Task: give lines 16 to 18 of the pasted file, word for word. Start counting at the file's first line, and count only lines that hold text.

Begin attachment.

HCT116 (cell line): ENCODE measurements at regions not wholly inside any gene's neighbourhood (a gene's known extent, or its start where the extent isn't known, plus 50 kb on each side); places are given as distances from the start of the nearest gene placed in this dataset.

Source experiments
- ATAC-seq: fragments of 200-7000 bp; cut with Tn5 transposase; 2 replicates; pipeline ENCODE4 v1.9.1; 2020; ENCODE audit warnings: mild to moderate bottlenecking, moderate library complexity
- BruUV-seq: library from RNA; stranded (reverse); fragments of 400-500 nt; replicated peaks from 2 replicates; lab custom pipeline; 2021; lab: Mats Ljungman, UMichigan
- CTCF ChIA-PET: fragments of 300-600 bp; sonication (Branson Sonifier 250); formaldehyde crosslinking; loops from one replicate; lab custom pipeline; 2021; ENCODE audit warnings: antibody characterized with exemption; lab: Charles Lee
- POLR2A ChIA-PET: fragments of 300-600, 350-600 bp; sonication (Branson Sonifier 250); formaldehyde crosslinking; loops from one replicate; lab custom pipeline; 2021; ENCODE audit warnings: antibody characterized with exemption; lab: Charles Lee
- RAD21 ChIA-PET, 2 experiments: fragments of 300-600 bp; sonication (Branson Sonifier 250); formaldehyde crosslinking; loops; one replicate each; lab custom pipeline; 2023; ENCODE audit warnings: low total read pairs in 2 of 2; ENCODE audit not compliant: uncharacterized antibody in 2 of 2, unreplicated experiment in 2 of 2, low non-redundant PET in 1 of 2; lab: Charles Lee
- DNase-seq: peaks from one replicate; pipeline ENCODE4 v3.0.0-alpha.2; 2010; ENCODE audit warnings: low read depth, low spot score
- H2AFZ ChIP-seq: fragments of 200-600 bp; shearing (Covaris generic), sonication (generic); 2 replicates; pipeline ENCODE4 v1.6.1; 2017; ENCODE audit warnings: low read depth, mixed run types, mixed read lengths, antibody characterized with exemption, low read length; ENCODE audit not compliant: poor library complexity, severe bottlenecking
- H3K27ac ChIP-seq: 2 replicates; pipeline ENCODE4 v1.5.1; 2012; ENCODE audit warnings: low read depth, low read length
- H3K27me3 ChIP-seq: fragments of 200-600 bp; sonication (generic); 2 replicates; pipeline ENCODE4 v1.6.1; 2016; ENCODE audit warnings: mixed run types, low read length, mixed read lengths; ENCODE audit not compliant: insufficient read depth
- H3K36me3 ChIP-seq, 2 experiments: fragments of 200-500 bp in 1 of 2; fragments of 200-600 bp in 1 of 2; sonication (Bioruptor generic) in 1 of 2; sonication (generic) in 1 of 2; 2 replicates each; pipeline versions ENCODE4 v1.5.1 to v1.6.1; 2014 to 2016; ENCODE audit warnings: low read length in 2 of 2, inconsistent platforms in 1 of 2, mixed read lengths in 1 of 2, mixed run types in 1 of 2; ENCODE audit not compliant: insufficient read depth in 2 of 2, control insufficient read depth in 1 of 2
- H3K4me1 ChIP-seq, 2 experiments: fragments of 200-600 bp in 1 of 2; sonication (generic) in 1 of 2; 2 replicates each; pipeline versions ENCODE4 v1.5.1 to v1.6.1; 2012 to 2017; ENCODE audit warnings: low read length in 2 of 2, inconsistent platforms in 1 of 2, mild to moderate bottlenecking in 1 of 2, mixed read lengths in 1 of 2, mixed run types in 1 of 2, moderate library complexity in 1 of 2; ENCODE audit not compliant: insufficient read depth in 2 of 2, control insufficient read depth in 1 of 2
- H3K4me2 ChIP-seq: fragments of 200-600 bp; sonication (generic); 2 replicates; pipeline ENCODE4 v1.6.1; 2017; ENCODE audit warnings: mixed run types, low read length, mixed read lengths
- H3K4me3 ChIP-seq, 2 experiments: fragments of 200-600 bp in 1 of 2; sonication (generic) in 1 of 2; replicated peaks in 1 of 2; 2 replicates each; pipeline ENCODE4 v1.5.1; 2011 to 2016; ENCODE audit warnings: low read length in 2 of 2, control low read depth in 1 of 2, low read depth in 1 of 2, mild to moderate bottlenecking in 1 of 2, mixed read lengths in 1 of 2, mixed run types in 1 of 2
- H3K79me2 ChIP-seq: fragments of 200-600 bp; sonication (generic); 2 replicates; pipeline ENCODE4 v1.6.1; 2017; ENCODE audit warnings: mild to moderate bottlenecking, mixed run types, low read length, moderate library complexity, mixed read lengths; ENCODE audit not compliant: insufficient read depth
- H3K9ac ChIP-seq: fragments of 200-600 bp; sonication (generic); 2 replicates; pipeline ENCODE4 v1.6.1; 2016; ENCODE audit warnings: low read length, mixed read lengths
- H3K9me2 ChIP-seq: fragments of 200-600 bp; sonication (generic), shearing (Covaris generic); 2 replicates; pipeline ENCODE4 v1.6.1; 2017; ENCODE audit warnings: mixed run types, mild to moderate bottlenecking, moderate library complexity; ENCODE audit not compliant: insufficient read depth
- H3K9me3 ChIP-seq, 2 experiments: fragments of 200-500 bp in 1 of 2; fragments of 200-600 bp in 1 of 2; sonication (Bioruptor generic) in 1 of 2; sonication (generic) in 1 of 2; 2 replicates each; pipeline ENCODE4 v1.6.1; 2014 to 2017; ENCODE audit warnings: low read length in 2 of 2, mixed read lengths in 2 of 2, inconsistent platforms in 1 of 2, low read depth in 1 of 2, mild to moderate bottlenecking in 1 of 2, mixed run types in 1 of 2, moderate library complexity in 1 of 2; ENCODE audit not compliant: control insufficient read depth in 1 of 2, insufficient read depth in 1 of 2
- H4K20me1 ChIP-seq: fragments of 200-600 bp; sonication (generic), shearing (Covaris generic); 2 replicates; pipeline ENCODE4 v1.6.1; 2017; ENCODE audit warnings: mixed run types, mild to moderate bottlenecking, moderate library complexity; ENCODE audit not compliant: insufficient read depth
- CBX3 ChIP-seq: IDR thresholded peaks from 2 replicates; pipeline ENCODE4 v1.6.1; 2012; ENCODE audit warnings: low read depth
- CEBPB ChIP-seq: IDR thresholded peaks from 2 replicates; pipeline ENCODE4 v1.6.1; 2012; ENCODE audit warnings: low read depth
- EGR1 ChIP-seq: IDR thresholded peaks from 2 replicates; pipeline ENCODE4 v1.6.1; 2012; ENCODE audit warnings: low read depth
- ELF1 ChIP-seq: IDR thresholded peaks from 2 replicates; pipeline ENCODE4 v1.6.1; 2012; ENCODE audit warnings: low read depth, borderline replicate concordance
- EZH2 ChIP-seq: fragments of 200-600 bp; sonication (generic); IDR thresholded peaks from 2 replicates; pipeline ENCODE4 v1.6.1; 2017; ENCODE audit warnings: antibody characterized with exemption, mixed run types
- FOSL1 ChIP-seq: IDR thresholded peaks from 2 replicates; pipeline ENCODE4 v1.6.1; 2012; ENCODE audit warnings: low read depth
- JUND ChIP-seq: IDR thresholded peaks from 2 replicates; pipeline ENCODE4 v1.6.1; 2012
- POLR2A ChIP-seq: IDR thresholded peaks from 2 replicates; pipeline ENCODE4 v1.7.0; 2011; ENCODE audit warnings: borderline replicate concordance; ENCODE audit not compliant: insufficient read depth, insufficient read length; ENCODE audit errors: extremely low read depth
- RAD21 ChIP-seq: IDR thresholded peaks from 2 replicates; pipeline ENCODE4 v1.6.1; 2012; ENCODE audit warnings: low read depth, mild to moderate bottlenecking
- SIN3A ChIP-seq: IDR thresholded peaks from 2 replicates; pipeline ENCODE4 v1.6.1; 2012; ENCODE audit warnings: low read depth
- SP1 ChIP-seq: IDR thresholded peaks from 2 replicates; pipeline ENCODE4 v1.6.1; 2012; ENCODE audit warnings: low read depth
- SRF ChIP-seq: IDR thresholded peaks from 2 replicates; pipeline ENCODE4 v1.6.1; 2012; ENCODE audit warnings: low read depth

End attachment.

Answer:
- H3K79me2 ChIP-seq: fragments of 200-600 bp; sonication (generic); 2 replicates; pipeline ENCODE4 v1.6.1; 2017; ENCODE audit warnings: mild to moderate bottlenecking, mixed run types, low read length, moderate library complexity, mixed read lengths; ENCODE audit not compliant: insufficient read depth
- H3K9ac ChIP-seq: fragments of 200-600 bp; sonication (generic); 2 replicates; pipeline ENCODE4 v1.6.1; 2016; ENCODE audit warnings: low read length, mixed read lengths
- H3K9me2 ChIP-seq: fragments of 200-600 bp; sonication (generic), shearing (Covaris generic); 2 replicates; pipeline ENCODE4 v1.6.1; 2017; ENCODE audit warnings: mixed run types, mild to moderate bottlenecking, moderate library complexity; ENCODE audit not compliant: insufficient read depth